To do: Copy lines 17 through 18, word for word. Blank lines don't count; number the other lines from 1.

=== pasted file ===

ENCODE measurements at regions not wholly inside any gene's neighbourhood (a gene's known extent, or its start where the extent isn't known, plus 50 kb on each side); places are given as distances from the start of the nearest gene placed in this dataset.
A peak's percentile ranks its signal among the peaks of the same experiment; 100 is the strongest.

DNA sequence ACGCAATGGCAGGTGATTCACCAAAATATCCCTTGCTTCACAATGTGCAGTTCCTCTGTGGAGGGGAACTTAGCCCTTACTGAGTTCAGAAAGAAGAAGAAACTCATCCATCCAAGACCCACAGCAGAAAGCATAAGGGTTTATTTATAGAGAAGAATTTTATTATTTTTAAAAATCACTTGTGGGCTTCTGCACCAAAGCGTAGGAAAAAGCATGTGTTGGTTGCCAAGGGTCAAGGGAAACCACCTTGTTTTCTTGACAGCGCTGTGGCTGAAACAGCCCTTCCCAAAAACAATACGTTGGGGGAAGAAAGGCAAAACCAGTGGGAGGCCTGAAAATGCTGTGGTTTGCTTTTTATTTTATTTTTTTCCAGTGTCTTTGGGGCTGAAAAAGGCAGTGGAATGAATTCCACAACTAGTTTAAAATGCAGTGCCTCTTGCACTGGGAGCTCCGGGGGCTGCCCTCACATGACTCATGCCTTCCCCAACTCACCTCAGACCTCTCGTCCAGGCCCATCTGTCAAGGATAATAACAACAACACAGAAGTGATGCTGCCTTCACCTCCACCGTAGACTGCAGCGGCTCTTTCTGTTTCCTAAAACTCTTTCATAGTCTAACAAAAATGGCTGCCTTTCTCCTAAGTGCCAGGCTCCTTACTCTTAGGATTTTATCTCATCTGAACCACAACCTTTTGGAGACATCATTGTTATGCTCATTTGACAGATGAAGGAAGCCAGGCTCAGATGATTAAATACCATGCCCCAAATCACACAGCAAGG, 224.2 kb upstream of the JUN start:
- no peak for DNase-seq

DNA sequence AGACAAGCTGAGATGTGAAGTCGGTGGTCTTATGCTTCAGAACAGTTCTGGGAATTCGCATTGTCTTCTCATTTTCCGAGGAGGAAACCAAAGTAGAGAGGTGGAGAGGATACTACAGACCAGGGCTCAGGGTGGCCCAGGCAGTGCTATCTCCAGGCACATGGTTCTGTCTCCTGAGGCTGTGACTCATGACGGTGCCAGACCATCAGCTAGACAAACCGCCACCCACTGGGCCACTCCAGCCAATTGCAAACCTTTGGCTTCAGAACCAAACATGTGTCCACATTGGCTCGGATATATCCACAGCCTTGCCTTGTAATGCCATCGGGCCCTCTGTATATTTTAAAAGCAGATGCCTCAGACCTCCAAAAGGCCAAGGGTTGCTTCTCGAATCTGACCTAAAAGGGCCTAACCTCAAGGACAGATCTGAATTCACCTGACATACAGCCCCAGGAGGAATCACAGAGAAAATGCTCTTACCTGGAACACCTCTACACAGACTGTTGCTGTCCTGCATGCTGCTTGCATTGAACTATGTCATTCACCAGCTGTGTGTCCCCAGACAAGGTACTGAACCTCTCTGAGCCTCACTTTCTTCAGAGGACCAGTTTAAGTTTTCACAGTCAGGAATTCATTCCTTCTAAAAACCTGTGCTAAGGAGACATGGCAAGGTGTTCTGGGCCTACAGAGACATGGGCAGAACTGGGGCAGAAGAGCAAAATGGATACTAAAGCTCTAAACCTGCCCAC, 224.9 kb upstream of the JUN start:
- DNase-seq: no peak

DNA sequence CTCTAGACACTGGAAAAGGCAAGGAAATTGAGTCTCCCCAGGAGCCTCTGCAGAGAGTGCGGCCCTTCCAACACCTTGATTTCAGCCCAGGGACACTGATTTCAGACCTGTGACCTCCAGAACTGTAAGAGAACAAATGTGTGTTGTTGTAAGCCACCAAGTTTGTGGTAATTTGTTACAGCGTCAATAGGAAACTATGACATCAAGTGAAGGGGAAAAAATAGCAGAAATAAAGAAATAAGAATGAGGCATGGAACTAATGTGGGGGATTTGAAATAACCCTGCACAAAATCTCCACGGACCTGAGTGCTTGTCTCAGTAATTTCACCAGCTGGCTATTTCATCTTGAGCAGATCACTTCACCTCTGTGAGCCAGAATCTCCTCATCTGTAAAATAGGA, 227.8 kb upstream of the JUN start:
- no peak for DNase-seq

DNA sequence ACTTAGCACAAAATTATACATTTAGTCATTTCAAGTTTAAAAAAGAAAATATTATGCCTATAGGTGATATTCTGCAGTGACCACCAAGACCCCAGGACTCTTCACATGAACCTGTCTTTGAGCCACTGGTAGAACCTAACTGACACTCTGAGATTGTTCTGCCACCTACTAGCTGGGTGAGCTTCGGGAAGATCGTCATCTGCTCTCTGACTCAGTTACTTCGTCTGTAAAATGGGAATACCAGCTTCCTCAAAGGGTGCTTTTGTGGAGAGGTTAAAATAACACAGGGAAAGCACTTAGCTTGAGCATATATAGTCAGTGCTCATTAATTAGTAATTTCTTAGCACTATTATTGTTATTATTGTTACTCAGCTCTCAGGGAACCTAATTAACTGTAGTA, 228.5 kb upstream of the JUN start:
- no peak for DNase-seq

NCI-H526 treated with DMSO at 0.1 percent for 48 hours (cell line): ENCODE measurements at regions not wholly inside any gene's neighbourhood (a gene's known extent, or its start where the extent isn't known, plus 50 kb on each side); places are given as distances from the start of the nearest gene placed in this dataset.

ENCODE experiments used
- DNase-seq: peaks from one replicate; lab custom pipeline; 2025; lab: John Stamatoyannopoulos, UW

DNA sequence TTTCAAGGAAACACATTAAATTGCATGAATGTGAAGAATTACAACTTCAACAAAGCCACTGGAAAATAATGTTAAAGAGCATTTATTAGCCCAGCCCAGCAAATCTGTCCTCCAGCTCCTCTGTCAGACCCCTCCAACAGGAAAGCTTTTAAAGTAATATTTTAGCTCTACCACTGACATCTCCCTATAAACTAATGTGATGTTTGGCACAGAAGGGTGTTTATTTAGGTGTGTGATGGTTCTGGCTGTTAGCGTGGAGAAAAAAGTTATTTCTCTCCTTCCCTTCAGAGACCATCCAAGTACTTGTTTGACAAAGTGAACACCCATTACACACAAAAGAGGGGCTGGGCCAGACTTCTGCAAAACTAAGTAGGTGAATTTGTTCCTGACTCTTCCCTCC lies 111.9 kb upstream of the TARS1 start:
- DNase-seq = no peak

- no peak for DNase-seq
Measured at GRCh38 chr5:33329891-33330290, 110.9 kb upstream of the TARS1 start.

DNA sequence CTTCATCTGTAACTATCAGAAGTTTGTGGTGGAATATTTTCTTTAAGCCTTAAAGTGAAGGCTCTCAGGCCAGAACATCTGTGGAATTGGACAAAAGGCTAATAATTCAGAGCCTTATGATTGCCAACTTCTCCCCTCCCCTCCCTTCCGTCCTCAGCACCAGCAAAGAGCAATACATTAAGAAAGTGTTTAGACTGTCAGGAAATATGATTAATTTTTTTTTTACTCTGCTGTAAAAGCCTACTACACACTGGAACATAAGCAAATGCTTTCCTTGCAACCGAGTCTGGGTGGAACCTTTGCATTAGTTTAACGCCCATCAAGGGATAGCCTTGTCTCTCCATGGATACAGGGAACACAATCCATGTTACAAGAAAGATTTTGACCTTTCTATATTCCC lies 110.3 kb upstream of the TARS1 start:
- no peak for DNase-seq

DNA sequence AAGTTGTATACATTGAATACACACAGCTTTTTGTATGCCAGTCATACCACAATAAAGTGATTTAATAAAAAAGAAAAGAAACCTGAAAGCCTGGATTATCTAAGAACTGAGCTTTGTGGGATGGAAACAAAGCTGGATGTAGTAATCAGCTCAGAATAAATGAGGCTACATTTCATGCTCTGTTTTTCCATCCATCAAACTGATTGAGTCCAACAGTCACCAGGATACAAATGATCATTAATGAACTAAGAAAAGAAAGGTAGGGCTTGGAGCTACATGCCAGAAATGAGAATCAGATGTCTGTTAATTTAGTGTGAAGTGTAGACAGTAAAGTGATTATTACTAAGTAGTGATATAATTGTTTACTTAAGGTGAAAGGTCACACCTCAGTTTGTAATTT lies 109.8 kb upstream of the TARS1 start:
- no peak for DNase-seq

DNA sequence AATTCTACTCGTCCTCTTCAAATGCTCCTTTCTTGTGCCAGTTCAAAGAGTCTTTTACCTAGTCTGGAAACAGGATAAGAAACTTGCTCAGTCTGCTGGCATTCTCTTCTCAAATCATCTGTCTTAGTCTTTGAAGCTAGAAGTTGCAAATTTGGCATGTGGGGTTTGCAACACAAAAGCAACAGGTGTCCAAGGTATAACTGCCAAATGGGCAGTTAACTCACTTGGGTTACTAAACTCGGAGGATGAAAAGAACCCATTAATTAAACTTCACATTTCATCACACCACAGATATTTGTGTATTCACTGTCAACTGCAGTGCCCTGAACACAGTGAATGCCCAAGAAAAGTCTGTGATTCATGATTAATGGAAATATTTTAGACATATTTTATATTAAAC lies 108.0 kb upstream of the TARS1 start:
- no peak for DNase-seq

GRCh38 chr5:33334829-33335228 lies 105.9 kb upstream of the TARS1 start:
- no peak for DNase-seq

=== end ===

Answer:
Measured at GRCh38 chr5:33329891-33330290, 110.9 kb upstream of the TARS1 start.

DNA sequence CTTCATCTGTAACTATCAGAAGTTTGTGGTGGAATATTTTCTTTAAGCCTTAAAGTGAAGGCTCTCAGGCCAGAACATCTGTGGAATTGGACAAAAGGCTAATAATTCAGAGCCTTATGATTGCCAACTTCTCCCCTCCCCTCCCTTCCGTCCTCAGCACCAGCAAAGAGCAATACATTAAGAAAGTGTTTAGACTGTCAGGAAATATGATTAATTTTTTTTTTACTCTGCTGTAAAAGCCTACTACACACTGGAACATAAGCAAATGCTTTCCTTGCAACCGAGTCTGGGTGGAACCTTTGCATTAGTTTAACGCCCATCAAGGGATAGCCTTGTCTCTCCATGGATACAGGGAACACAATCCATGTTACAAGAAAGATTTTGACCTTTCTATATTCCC lies 110.3 kb upstream of the TARS1 start: